Hubbard was impressive in a tournament in Orlando this summer where college coaches from across the country were there to look at some of the best high school players in the nation.
Hubbard did well against the top-rated player in the country – 6-1 DJ Wagner of Camden, NJ, High and grandson of former NBA player and former All-American at Louisville Milt Wagner and son of former NBA player and former All-American at Memphis Dajuan Wagner. Wagner scored 28 points in 32 minutes while Hubbard had 20 points in 25 minutes. Hubbard was 8 of 10 from the field and 4 of 6 from 3-point range.
Hubbard also outscored 6-1 Edgerrin “Bronny” James, son of NBA star LeBron James, 15 points to 11 points in the tournament in Orlando. James is rated as the No. 56 players overall and no. 14 point guards on the ESPN 2023 Top 100.
Hubbard averaged 17.2 points in 22.7 minutes in four games in the tournament. He shot 53.4 percent from the field (23 of 43), 52.3 percent from 3-point range (11 of 21) and 80 percent from the free throw line (12 of 15).
Hubbard averaged 28.8 points, 5 rebounds, 4 assists and 3 steals and led MRA to a 33-7 record, a MAIS Class 6A state runner-up finish and an overall semifinal finish this past season. He broke a 42-year-old record when he became the MAIS career scoring leader, finishing the season with 3,233 career points.
Hubbard has scored in double figures in 70 consecutive games dating back to early in his sophomore season (he scored 7 points against Kirk Academy when he played only a quarter).
He scored a season-high 42 points and scored his team’s first 20 points against Adams County Christian School this past season. Hubbard scored 40 points, including a season-high eight 3-pointers, against Gulliver Prep, Fla., in the Junior Orange Bowl Classic in Miami during the Christmas holidays. He made 16 of 24 shots from the field, 8 of 13 from 3-point range.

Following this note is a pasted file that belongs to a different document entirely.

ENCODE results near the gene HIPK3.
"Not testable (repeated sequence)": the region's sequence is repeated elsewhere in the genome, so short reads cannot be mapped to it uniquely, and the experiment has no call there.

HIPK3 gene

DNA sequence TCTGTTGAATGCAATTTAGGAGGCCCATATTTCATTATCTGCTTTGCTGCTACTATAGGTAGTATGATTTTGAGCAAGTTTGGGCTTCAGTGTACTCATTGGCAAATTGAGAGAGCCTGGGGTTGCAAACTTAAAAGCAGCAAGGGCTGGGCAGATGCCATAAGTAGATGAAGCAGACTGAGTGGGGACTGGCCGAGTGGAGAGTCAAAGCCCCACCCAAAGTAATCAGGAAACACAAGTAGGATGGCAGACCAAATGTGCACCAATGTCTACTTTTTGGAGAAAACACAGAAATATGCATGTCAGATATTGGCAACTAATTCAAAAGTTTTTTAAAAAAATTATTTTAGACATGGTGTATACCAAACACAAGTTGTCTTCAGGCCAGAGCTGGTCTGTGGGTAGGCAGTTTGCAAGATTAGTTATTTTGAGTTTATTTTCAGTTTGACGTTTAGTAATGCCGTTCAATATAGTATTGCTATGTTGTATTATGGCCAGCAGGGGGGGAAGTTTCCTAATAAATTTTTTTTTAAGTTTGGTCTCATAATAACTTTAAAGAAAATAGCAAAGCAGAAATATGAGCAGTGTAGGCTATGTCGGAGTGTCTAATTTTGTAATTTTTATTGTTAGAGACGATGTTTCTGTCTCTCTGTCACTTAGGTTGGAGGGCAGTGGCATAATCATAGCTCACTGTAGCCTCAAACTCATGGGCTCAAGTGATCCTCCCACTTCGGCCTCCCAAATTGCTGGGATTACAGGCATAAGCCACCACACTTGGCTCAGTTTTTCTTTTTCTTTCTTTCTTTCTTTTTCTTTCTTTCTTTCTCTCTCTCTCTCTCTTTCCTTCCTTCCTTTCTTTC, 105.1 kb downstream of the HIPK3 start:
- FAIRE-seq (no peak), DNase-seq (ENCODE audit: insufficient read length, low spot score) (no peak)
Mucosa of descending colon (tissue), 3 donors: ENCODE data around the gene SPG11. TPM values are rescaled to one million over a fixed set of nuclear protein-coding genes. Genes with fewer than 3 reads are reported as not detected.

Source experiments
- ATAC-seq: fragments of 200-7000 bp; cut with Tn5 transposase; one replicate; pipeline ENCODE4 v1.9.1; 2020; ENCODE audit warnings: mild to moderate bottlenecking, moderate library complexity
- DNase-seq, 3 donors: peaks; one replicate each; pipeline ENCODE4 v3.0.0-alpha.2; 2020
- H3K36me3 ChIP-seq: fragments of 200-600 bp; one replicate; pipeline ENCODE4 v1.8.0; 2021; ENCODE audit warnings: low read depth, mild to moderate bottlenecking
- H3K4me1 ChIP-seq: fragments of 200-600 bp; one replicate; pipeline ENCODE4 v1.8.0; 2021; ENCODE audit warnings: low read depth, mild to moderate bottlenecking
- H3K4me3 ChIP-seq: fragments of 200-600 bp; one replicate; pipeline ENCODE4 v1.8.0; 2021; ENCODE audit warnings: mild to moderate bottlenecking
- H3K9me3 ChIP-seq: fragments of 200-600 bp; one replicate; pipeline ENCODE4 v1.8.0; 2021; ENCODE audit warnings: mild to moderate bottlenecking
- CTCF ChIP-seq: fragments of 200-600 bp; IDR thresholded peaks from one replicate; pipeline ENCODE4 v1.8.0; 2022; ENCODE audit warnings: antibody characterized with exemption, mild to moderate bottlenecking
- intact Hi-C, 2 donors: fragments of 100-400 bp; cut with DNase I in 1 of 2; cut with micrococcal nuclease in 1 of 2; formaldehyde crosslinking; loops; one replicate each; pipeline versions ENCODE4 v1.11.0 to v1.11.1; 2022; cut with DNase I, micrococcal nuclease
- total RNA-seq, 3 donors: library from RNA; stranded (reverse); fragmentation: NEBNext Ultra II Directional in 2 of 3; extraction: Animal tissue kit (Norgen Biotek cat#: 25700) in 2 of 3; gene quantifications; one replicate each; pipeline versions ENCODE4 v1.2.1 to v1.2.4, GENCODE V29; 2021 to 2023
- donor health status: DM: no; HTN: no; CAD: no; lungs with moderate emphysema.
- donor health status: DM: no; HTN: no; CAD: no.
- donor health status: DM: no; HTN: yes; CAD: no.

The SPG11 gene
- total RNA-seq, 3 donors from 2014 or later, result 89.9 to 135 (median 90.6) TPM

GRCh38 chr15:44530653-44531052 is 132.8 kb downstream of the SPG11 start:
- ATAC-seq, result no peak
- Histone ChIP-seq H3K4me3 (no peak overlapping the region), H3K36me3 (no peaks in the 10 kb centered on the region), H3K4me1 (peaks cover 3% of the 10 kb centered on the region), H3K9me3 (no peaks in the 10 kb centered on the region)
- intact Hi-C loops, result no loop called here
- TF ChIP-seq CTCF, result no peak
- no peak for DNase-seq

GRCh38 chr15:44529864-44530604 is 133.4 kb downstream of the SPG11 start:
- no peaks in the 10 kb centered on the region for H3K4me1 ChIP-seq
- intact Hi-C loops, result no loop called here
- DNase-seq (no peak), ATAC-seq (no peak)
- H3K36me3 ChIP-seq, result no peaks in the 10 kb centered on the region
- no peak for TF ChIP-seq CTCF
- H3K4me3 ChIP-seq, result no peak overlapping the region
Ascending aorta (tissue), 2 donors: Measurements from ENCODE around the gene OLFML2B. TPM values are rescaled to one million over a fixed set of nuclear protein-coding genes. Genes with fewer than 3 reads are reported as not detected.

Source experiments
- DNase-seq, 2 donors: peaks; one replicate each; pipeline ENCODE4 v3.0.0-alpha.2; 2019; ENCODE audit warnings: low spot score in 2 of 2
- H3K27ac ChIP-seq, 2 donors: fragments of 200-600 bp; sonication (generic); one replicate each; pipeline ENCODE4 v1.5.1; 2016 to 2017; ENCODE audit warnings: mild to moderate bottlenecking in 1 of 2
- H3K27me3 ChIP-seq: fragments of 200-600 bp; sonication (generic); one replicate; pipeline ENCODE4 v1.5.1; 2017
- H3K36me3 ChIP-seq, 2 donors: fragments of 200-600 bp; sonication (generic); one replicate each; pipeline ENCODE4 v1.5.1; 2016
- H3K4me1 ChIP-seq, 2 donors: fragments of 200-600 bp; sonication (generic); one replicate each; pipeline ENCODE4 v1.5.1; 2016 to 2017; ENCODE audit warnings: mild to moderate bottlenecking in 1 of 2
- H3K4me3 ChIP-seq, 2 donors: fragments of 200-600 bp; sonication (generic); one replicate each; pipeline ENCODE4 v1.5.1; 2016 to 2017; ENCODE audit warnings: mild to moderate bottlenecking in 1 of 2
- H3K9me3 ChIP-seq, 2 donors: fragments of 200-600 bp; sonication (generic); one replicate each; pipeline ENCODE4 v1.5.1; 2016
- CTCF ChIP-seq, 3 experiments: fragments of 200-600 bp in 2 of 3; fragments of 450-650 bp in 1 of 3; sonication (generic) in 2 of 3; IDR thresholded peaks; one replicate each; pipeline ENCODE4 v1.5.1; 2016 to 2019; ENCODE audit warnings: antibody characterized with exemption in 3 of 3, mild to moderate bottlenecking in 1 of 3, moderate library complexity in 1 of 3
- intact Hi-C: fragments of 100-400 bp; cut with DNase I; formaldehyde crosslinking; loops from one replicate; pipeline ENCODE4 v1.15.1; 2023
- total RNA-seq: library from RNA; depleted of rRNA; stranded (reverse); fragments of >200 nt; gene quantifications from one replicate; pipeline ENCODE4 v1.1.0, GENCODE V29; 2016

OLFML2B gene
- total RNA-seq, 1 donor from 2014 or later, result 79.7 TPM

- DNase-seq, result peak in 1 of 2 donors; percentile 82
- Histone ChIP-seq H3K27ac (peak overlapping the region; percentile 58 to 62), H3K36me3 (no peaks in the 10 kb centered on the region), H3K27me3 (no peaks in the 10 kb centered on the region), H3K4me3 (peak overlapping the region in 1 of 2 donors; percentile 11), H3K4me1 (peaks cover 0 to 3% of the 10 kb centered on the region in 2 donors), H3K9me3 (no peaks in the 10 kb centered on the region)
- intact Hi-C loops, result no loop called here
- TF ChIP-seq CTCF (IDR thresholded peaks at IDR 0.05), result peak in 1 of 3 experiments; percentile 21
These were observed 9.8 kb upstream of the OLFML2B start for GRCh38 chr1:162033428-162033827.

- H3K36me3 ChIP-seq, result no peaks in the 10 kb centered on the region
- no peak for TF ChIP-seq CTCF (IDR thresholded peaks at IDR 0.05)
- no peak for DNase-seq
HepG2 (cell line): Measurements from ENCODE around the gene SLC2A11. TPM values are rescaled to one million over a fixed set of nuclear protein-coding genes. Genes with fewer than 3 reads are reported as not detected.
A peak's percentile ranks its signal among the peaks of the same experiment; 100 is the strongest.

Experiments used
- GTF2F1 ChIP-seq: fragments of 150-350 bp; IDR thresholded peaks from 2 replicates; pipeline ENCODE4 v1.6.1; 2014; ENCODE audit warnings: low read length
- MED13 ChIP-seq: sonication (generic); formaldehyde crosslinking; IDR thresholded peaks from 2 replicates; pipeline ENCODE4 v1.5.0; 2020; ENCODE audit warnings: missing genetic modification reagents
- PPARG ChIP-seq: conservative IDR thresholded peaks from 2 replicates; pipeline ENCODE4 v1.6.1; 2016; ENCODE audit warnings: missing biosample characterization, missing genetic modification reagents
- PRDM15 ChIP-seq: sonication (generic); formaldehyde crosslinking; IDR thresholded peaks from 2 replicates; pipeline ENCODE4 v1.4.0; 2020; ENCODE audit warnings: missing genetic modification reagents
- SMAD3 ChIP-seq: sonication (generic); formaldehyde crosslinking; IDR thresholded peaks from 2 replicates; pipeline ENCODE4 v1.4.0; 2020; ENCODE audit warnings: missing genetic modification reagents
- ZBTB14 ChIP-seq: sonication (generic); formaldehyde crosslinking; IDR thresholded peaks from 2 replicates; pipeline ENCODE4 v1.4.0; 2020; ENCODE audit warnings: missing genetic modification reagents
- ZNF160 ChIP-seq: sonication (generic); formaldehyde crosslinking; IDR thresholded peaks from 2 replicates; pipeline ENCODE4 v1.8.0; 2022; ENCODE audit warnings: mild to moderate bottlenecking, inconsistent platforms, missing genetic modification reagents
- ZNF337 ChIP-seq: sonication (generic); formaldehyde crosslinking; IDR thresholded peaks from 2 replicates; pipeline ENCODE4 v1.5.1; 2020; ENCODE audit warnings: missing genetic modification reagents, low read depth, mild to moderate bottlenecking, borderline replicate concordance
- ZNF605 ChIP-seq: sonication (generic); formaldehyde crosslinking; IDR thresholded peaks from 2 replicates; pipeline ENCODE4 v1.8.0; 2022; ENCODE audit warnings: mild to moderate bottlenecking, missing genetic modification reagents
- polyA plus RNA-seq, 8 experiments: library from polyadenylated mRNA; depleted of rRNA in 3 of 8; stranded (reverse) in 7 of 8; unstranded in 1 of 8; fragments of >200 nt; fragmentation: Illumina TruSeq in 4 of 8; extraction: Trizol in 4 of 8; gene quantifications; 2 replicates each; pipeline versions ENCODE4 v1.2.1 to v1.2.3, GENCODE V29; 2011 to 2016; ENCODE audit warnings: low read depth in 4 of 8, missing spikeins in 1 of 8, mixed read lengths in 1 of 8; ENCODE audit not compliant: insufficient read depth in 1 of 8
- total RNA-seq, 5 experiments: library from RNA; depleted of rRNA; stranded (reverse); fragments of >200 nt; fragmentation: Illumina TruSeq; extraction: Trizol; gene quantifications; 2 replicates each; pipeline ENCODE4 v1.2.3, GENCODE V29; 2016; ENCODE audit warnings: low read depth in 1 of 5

Hubbard was named the MVP of the tournament and averaged 35 points and led MRA to three victories and the championship.
Hubbard, who has drawn comparisons to NBA stars Monta Ellis and Devin Booker from Mississippi by opposing coaches, scored a career high of 46 points against MHSAA Class 6A Gulfport as a freshman when he made nine 3-pointers, including two in the last 17 seconds. to win the game.
Hubbard, who has started since the eighth grade, became the leading career scorer in MAIS history Feb. 23 when he passed Ken Coghlan, who scored 3,168 points from 1977-1980 at East Rankin Academy.
If Hubbard continues his pace next season, he could become Mississippi’s all-time career leading scorer.
Robert Woodard has the record with 4,274 points from 1982-86 at Houlka High. Monta Ellis is second with 4,167 from 2001-2005 at Lanier High.
Hubbard has increased his scoring average every season, 15.3 points in the eighth grade, 18.2 as a freshman, 24.3 as a sophomore and 28.8 as a junior this season. He made 108 3-pointers this season and 332 for his career.
Duease has put together a difficult non-conference schedule for Hubbard’s senior season. MRA opens with Oct. 29 against MHSAA Class 6A Meridian. The Patriots also play MHSAA Class 6A schools Starkville (at New Hope tournament), Tupelo (in the Rumble in the South at Mississippi College in Clinton), Gulfport and Biloxi (regular season games), Bartlett Tenn. (at Corinth tournament) and Memphis East (at MC) and play in the Bristol, Tenn., tournament, one of the best tournaments in the country.